Name:Republic of Ireland
Government: Parliamentary Republic
Area: 70,273 km2
GDP per capita: €73,028
Currency: Euro (€)
Through a total of five national programmes, Ireland has been allocated €3.36 billion from ESI funds for the duration of the 2014-2020 Multiannual Financial Framework; an additional national contribution of €2.77 billion take Ireland’s total budget to €6.13 billion. This budget is designed to support Ireland’s socio-economic development and is to be invested in:
- Promoting business investment in research and innovation (R&I);
- Developing links and synergies between businesses, research and development (R&D) centres and the higher education sector;
- Enhancing access to, use and quality of, information and communication technologies (ICT), investing in the extension of the next-generation broadband network to all unserved areas of the country;
- Supporting the capacity of SMEs in the agriculture, fisheries and aquaculture sectors to grow in regional, national and international markets;
- Facilitating the shift towards a low-carbon economy in all sectors;
- Promoting climate change adaptation, risk prevention and risk management;
- Contributing to preserving and protecting the environment, as well as promoting resource efficiency;
- Promoting social inclusion, combatting poverty, tackling discrimination and promoting equal opportunities
- Promoting access to employment, in particular to youth through the YEI;
- Fostering adult literacy and back-to-education initiatives for very low skilled people.
The main investment areas of the government of Ireland are strongly linked to climate change and environmental concerns, as improvements in the protection of the environment and resource efficiency are the top priority. Thanks to the European Agricultural Fund for Rural Development (EAFRD), the European Regional Development Fund (ERDF) and the European Maritime and Fisheries Fund (EMFF), more than €1.5 billion are being invested to help the country’s environmental protection programmes and enhance the resource efficiency.
In addition, the EAFRD will help Ireland reach its environment-related goals thanks to €1.3 billion coming from the EAFRD, to be used to moderate potential damages, to take advantage of opportunities, or to cope with consequences, coming from climate change. Moreover, shifting towards a low-carbon economy is a priority for the Irish government and, to take substantial measures to address this theme, the ERDF and EAFRD have assigned Ireland a total of almost €600 million. As shown in the chart above, in order to help Ireland create sustainable and quality jobs that meet economic, social and environmental conditions, the European Social Fund (ESF), the Youth Employment Initiative (YEI) and the EMFF are providing the country more than €600 million.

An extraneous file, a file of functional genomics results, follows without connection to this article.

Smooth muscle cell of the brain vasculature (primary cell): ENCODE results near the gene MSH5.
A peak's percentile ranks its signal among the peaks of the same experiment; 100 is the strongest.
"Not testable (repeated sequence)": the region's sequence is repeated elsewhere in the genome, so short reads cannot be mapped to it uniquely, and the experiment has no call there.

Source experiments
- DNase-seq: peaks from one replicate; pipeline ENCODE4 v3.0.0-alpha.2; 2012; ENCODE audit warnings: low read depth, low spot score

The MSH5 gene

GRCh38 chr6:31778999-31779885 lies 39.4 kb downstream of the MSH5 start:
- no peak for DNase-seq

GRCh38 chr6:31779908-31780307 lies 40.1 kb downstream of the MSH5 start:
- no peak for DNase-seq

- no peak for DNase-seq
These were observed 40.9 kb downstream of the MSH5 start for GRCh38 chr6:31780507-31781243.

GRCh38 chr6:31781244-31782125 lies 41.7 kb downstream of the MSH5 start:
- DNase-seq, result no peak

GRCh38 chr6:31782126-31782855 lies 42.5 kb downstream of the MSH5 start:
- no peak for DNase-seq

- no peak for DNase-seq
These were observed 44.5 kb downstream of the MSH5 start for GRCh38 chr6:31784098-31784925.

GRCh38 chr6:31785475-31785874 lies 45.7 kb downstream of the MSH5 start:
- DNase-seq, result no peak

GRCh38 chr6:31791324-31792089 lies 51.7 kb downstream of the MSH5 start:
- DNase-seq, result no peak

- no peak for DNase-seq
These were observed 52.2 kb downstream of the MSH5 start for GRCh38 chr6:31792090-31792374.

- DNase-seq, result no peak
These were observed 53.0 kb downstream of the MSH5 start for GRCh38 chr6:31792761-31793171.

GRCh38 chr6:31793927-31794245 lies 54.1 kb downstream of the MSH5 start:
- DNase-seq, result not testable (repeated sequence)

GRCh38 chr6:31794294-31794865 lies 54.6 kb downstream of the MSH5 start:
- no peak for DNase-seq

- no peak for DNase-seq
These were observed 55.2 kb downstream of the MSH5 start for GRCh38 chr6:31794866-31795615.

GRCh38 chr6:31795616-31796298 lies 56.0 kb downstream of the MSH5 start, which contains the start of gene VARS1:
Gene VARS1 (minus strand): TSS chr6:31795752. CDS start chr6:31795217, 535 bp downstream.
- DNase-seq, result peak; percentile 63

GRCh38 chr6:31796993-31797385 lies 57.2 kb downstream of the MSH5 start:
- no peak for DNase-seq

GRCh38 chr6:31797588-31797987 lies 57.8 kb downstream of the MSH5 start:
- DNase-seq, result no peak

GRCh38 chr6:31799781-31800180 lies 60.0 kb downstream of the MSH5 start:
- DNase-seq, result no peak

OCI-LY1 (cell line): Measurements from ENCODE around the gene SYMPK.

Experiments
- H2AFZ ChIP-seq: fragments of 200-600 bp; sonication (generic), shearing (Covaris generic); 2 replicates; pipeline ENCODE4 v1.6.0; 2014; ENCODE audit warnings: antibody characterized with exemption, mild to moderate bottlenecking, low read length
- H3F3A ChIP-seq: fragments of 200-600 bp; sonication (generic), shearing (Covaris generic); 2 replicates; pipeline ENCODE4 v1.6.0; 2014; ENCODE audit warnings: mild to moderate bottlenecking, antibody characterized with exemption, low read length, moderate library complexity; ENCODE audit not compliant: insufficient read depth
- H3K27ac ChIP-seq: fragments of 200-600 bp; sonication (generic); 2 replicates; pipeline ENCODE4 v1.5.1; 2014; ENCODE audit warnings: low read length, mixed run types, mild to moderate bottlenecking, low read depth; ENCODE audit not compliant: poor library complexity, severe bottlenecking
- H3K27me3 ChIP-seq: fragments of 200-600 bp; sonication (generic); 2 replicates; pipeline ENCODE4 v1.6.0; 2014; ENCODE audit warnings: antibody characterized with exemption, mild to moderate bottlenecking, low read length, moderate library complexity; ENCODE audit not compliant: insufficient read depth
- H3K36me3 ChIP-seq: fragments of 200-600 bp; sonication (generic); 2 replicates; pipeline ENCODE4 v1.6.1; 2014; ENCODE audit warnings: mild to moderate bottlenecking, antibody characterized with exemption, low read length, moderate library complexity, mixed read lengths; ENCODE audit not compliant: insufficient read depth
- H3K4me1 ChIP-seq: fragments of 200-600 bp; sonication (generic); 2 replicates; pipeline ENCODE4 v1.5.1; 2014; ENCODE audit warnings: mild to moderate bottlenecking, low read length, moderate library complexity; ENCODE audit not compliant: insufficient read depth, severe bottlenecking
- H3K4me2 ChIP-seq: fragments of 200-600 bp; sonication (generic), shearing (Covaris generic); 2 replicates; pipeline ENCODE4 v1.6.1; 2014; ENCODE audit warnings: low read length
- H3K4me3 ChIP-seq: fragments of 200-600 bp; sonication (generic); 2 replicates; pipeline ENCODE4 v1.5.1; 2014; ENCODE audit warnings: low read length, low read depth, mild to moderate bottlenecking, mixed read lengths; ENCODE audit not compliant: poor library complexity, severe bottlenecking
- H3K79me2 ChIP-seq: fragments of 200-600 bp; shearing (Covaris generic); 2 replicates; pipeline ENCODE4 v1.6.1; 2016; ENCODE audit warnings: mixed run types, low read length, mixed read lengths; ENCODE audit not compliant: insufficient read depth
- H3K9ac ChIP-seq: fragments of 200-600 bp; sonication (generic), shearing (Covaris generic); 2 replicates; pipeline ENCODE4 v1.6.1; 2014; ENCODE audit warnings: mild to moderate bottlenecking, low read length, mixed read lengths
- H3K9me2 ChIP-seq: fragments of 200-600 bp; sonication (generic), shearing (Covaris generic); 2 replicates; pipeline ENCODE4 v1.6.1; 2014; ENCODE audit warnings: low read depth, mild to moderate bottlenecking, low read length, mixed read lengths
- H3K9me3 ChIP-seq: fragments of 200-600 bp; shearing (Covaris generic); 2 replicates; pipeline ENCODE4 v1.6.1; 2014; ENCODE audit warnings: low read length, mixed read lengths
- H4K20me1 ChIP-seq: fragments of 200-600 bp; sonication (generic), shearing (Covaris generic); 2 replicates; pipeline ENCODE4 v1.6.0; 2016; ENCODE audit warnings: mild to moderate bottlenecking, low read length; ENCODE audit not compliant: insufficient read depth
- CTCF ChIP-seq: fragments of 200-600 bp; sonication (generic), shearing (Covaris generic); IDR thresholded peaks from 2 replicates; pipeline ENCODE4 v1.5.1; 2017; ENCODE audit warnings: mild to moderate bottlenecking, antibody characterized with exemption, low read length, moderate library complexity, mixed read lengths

Chart 2 helps us fully understand the EU funding budget of the Irish government, thanks to an overview of the total available budget divided into the shares that each European Fund has in the total budget of €6.13 billion.
With 63.9% of the total budget, the European Agricultural Fund for Rural Development (EAFRD) is the largest contributor to European funding in Ireland, granting a budget of around €4 billion distributed in almost all the important themes of investments of the Irish agenda. The second largest contributor is the European Social Fund (ESF), that accounts for 15.5% and a total of €1 billion being invested in creating sustainable jobs, in promoting social inclusion and in upskilling workers with educational and vocational training. The European Regional Development Fund (ERDF) has a total share of 13.4% and is investing €800 million in matters related to environment protection and climate change. With 3.9% the European Maritime and Fisheries Fund is granting Ireland just above €200 million to be used in increasing the competitiveness of SMEs in the aquaculture business and the protection of the Irish coastal environment. With just 3.3% and €200 million invested, the Youth Employment Initiative is helping Ireland create sustainable and quality jobs.
In the matter of absorption rate, Ireland is among the top performing EU member states: with 48% of spent funding from the ESIF, the country has one of the highest percentages in the European Union, being 20% above the EU average of 28%. When it comes to allocated resources to selected projects, Ireland is the registered the best performance of all EU member states. With 94% of already assigned funding, Ireland is 29% above the 65% EU average, meaning that out of the €6.13 billion total budget around €5.75 billion have already been assigned. In fact, Ireland reached and surpassed the current EU average for assigned and spent funding in 2017, when the two data were respectively 67% and 30%.
Ireland remains among the most efficient EU member states at applying for, absorbing and using EU funds, and by the end of the current financial framework in 2020 is expected to allocate 100% and spend around 70% of the available financial resources.